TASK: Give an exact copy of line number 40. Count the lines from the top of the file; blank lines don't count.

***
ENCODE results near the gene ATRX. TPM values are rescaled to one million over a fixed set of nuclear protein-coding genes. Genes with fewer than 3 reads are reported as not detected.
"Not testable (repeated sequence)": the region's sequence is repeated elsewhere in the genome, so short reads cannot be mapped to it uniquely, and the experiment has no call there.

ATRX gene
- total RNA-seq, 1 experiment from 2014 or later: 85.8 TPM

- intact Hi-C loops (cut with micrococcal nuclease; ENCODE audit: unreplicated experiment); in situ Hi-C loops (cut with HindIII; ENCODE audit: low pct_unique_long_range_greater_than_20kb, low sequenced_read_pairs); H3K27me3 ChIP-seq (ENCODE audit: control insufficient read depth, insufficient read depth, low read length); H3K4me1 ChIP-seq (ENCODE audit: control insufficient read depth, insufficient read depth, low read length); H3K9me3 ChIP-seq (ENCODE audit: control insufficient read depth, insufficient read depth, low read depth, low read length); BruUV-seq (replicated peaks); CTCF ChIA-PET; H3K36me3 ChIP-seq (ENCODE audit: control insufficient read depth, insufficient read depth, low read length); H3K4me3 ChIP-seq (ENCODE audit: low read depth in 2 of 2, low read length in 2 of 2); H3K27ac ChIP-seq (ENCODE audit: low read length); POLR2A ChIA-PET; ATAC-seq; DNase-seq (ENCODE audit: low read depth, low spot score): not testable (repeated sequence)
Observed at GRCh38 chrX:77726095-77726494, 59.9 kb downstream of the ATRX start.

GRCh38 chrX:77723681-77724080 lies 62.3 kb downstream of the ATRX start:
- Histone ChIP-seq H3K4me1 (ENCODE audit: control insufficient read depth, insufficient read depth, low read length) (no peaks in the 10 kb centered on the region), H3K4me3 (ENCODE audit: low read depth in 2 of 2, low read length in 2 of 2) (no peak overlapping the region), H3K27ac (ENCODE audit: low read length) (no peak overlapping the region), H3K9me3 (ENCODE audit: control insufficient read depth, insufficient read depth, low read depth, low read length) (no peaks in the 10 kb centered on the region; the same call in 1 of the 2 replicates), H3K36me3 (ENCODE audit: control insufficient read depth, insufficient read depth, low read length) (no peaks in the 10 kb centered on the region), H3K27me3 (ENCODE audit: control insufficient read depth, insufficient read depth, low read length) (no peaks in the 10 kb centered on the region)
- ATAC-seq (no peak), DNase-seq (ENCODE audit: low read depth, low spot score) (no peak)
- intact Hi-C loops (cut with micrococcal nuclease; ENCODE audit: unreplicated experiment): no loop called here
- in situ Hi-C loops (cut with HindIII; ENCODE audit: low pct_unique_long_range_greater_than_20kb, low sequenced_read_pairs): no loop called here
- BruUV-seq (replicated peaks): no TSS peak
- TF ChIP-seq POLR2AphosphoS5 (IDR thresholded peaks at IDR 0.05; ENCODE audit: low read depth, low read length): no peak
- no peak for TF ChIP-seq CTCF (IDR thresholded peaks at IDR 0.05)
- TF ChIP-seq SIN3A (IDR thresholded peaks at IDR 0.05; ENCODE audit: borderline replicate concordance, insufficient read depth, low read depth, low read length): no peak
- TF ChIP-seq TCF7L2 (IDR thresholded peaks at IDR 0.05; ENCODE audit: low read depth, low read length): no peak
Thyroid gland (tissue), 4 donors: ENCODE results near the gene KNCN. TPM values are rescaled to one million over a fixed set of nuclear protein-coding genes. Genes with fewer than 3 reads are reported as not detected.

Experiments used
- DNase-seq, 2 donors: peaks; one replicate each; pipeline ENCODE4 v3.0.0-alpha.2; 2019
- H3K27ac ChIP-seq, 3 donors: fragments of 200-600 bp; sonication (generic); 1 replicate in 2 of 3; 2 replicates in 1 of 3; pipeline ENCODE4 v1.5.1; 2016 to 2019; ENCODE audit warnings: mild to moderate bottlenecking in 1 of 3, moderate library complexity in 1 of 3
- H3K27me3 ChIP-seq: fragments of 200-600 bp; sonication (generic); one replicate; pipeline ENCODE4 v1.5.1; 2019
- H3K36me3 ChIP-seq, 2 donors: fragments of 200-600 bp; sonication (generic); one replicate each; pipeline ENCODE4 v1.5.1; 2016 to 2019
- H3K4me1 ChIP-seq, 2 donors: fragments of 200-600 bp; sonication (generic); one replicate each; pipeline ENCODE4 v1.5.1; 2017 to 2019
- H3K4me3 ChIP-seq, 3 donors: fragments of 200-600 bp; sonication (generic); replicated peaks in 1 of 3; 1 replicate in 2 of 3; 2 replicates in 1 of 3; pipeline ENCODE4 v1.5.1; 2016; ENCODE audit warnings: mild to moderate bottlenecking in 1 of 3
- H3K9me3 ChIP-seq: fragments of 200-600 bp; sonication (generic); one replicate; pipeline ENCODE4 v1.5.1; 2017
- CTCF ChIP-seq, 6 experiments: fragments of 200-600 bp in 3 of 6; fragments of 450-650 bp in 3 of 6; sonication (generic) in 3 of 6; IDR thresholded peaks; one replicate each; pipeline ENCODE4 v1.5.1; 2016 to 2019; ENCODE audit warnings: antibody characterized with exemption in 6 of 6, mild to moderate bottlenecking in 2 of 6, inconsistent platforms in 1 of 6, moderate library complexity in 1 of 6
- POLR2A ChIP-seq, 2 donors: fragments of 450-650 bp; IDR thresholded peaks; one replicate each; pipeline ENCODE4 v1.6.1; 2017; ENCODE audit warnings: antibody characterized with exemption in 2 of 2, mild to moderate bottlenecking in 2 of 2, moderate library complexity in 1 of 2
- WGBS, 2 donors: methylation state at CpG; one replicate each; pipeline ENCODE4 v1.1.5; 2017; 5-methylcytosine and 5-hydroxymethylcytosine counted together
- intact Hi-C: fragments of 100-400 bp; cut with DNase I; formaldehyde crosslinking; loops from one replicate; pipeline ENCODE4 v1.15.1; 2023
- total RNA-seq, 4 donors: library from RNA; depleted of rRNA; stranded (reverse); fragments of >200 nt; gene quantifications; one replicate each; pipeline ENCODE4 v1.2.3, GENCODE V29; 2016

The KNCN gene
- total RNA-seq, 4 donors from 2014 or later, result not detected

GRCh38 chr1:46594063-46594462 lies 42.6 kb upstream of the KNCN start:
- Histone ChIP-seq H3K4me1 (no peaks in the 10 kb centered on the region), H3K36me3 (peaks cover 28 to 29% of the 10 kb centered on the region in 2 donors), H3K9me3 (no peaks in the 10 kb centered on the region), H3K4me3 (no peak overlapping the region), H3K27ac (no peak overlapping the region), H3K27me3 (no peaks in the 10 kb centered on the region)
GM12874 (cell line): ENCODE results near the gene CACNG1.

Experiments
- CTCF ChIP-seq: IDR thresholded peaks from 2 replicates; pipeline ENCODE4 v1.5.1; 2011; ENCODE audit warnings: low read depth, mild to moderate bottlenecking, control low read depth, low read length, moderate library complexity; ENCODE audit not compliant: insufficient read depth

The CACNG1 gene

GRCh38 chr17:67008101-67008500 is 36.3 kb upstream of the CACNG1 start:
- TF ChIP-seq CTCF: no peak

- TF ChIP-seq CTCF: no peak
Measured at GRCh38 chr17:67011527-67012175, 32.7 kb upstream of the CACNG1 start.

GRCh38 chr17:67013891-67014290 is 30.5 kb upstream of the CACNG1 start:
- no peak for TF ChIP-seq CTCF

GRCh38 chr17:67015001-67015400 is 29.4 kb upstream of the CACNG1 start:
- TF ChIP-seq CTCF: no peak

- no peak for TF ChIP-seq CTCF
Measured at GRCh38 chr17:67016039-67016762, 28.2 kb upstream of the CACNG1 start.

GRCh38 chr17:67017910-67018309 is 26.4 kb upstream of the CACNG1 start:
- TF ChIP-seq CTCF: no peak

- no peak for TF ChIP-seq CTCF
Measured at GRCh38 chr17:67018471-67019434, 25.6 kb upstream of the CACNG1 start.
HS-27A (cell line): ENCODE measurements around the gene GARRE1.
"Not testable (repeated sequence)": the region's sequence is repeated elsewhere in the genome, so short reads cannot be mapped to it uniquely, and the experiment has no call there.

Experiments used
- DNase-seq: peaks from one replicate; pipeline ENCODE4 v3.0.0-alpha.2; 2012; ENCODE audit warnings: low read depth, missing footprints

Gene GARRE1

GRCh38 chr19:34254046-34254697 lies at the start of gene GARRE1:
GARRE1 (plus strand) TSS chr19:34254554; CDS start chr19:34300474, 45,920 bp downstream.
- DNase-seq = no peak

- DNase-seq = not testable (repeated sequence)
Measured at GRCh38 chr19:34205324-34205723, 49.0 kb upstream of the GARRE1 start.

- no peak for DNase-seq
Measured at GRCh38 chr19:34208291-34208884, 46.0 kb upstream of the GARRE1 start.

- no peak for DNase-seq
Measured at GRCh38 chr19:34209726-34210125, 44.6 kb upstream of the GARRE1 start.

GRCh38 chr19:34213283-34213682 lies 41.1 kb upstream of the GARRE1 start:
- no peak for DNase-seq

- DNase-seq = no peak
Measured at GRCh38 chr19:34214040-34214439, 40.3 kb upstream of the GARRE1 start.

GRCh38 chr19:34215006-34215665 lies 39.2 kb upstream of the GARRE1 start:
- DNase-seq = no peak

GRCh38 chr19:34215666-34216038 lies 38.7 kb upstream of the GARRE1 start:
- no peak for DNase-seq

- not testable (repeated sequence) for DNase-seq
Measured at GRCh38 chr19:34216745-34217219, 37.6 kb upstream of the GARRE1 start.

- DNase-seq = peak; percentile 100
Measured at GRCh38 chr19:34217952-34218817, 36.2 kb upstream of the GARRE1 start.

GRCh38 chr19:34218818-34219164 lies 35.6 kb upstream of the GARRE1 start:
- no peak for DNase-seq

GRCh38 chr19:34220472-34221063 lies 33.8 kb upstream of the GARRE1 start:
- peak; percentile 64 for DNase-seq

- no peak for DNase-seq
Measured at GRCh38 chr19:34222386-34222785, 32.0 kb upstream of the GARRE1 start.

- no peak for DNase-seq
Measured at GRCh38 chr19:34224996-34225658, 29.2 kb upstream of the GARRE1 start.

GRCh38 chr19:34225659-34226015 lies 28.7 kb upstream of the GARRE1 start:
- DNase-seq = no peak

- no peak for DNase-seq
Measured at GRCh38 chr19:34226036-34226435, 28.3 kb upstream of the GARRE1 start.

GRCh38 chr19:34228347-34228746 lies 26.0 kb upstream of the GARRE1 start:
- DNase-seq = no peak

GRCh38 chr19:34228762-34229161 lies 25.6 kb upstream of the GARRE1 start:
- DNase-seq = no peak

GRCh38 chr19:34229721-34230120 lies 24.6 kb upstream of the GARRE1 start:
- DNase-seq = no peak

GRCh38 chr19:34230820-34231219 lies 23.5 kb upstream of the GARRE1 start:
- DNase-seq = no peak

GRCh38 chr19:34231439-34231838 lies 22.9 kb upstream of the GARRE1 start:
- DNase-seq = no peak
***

- TF ChIP-seq CTCF: no peak